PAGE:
Innovate@BU Is Taking On College Hunger This Semester
Innovate@BU Is Taking On College Hunger This Semester
Campus Hunger Challenge invites teams to think of creative solutions for a chance at a $10,000 prize to implement their idea
The joke about college kids subsisting on ramen noodles masks a grim reality: approximately one-third of young adults in the United States go hungry every day. Many are forced to decide which meals they can skip, while others eat less than they should in an effort to stretch their limited budgets.
Now, Innovate@BU, Boston University’s incubator equipping the BU community with innovation skills, is working to solve this problem, both through a BU Hub cocurricular course and a monthlong Campus Hunger Challenge, which is seeking inventive ideas from BU students and alumni that can help local 19- to 26-year-olds get the food they need to thrive. The winning team will receive $10,000 in funding, and semifinalists will receive $500, with the prize money to be used to implement the teams’ ideas.
“Hunger is a huge issue, but it’s a distribution problem, not a resource problem,” says Micaelah Morrill, director of external relations at Innovate@BU, who came up with the idea of having the incubator “hack” hunger this semester. “We picked the age range of 19 to 26, because you age out of a lot of programs and opportunities at 18. At 26, you get off your parents’ insurance. You likely have no dependents during this time, and therefore you don’t have access to very much.” (Programs such as the Women, Infants, and Children Nutrition Program [WIC] support expectant and postpartum mothers and children up to five years old.)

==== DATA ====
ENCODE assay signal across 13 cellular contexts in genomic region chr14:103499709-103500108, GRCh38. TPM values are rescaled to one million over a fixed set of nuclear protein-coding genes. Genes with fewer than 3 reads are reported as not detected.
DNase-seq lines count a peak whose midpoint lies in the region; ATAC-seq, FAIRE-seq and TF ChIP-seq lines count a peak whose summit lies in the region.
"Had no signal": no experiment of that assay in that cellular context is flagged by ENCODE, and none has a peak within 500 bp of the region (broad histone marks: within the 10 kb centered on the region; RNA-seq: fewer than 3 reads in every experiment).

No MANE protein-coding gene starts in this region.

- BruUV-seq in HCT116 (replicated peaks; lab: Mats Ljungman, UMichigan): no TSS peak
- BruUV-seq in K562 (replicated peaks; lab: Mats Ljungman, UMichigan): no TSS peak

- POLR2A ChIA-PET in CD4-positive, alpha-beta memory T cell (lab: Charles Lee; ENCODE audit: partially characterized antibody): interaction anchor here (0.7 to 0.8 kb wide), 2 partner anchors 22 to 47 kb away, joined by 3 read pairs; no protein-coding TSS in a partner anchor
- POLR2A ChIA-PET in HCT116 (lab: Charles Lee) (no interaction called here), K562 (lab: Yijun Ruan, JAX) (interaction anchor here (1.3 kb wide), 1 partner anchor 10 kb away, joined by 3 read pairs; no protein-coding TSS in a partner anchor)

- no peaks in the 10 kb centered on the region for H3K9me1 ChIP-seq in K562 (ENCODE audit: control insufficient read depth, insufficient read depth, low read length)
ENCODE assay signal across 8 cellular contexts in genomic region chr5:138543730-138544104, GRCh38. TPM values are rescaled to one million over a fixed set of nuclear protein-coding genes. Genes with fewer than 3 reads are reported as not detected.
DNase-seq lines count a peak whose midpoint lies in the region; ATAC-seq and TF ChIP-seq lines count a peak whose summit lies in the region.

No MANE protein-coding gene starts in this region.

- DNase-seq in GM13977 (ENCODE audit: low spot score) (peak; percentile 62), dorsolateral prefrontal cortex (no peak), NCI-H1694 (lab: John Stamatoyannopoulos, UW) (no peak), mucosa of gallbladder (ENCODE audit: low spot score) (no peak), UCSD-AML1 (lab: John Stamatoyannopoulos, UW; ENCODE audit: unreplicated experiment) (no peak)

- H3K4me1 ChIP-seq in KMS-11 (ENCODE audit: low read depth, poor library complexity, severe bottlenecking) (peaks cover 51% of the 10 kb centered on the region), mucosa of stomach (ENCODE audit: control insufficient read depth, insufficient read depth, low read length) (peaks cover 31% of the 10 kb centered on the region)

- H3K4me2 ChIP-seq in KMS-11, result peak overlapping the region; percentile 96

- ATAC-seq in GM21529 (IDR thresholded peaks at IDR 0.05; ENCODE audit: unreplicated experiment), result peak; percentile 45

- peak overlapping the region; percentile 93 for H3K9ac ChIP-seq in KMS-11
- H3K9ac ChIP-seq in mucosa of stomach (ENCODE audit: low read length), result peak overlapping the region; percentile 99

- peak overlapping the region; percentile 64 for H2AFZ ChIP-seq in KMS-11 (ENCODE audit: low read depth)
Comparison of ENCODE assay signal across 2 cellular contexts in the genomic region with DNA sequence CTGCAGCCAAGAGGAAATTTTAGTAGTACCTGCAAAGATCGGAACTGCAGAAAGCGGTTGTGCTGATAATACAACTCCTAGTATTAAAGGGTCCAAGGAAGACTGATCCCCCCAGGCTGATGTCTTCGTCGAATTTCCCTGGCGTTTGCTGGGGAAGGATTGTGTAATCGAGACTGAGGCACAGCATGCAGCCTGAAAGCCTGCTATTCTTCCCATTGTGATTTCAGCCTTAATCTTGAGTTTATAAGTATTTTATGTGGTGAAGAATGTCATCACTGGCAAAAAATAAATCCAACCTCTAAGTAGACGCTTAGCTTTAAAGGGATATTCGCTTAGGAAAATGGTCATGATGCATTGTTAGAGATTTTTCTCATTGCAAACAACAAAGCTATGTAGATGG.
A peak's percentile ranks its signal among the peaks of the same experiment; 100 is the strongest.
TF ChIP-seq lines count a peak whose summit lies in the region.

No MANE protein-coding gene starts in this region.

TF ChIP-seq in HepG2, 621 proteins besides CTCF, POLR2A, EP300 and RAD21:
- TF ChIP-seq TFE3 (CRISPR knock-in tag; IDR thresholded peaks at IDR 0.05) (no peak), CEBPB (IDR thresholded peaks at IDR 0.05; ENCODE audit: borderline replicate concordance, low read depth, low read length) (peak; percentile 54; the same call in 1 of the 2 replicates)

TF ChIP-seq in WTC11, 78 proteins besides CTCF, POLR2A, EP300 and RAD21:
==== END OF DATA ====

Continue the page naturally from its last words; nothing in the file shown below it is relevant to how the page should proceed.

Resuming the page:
Hunger on college campuses has been a growing issue. In 2019, Temple University’s Hope Center for College, Community, and Justice, which studies college students’ economic challenges, surveyed nearly 167,000 college students nationwide and found that during the past month 39 percent of respondents had experienced food insecurity—defined by the US Department of Agriculture as a lack of consistent access to enough food to maintain a healthy, active lifestyle.
The pandemic has only exacerbated the issue. In fall 2020, the Hope Center found that students who had COVID-19 were 1.7 times more likely to experience food insecurity than those who weren’t sick.